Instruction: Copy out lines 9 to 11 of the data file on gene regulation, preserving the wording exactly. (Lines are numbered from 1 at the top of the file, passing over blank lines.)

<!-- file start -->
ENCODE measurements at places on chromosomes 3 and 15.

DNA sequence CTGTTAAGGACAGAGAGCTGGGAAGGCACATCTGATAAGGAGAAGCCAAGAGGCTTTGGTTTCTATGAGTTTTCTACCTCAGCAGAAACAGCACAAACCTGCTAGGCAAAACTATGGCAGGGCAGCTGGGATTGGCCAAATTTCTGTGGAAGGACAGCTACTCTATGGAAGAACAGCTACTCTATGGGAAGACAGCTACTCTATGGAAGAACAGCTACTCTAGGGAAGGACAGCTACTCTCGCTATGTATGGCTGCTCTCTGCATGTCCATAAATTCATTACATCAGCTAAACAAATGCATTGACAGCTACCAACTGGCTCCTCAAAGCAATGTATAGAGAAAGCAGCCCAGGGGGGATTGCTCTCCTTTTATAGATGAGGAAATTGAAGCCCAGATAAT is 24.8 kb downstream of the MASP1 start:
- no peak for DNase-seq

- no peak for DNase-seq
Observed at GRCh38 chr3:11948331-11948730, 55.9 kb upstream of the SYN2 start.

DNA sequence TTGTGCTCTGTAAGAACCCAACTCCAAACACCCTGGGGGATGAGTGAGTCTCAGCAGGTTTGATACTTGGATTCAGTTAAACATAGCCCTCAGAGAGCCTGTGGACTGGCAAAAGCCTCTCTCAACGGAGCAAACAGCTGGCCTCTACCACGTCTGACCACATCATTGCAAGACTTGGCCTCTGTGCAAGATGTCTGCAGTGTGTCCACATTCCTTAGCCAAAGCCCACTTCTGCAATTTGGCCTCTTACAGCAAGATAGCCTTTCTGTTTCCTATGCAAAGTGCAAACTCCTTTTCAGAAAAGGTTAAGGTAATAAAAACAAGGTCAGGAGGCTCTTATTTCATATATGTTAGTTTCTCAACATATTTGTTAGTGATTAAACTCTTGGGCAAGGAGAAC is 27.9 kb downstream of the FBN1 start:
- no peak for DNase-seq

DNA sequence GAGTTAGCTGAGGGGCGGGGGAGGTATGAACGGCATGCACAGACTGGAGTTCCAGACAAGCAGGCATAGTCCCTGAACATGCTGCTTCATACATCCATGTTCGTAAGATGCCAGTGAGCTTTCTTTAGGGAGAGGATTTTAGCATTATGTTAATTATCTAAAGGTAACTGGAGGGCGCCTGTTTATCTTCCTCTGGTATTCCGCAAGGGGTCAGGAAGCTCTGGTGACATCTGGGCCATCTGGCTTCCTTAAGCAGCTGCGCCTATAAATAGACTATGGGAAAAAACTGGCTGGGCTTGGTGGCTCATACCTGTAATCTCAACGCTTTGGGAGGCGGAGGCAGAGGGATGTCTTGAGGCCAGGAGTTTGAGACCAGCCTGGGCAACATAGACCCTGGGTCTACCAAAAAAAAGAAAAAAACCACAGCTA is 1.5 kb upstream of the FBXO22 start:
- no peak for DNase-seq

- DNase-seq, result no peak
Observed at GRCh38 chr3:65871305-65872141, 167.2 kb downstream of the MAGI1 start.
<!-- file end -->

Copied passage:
- no peak for DNase-seq

- DNase-seq, result no peak
Observed at GRCh38 chr3:65871305-65872141, 167.2 kb downstream of the MAGI1 start.